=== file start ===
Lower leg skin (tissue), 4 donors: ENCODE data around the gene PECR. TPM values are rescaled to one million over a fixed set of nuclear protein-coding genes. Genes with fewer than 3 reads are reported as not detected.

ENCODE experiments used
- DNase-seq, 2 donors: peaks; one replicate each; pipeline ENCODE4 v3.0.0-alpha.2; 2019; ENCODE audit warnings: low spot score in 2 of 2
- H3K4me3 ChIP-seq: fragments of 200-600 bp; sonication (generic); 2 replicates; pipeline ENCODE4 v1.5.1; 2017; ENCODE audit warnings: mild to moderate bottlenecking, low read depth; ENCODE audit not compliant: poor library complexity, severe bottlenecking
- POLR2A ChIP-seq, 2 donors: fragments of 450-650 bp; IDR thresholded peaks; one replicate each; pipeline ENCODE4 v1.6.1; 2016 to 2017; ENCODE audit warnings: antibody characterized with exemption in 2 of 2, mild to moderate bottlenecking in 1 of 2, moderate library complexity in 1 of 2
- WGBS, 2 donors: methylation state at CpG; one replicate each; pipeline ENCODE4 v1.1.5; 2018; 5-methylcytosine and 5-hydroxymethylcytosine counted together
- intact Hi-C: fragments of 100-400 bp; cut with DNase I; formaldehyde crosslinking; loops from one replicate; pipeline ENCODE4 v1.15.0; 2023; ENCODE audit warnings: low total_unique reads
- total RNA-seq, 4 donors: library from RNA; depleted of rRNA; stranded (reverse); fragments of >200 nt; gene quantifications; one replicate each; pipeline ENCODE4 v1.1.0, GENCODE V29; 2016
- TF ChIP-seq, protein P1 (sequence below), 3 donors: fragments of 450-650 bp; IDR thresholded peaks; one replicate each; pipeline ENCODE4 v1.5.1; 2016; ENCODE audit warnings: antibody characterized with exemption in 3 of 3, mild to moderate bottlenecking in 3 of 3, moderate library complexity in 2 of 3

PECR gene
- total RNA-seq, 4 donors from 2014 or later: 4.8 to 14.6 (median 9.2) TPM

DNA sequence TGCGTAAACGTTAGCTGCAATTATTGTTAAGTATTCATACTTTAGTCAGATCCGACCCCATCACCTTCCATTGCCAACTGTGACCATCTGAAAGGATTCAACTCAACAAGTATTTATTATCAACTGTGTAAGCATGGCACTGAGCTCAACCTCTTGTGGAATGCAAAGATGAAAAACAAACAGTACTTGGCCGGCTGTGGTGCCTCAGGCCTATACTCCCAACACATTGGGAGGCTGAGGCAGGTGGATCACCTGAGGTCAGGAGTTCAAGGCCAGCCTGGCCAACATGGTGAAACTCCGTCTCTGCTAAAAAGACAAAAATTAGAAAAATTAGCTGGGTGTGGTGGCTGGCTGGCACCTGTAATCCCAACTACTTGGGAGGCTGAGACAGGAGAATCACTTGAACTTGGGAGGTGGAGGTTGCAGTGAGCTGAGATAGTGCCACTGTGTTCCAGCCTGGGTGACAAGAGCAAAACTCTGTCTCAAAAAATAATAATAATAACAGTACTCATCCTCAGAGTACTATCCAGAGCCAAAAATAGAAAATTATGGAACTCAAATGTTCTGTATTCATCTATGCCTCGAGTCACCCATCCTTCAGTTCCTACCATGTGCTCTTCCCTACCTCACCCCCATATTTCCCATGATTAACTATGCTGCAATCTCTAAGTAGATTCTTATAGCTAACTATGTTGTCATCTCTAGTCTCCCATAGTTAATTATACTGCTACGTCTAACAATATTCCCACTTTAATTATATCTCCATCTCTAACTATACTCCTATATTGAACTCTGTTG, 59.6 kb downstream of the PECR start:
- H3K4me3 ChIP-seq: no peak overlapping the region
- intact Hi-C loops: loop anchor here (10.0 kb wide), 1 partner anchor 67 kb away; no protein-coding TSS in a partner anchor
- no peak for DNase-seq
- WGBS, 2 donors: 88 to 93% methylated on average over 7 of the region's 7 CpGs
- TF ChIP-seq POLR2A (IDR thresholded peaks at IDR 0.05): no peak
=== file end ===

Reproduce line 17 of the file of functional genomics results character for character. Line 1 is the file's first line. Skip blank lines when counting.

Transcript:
- TF ChIP-seq POLR2A (IDR thresholded peaks at IDR 0.05): no peak